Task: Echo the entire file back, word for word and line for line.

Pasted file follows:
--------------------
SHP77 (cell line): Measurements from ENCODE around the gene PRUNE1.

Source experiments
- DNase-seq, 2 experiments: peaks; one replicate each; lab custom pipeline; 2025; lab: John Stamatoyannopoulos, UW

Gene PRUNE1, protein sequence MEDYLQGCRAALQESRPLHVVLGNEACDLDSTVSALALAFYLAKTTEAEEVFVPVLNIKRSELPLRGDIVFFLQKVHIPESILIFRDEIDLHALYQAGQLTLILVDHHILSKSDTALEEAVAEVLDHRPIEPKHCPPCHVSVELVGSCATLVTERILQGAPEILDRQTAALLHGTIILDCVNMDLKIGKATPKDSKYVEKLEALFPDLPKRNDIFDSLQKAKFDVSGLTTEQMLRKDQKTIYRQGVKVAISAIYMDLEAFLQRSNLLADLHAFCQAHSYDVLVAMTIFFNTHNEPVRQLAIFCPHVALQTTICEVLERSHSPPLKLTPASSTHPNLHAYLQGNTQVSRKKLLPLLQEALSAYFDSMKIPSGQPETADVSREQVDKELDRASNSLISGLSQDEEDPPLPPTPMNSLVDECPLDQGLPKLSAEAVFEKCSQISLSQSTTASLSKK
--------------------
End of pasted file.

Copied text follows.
SHP77 (cell line): Measurements from ENCODE around the gene PRUNE1.

Source experiments
- DNase-seq, 2 experiments: peaks; one replicate each; lab custom pipeline; 2025; lab: John Stamatoyannopoulos, UW

Gene PRUNE1, protein sequence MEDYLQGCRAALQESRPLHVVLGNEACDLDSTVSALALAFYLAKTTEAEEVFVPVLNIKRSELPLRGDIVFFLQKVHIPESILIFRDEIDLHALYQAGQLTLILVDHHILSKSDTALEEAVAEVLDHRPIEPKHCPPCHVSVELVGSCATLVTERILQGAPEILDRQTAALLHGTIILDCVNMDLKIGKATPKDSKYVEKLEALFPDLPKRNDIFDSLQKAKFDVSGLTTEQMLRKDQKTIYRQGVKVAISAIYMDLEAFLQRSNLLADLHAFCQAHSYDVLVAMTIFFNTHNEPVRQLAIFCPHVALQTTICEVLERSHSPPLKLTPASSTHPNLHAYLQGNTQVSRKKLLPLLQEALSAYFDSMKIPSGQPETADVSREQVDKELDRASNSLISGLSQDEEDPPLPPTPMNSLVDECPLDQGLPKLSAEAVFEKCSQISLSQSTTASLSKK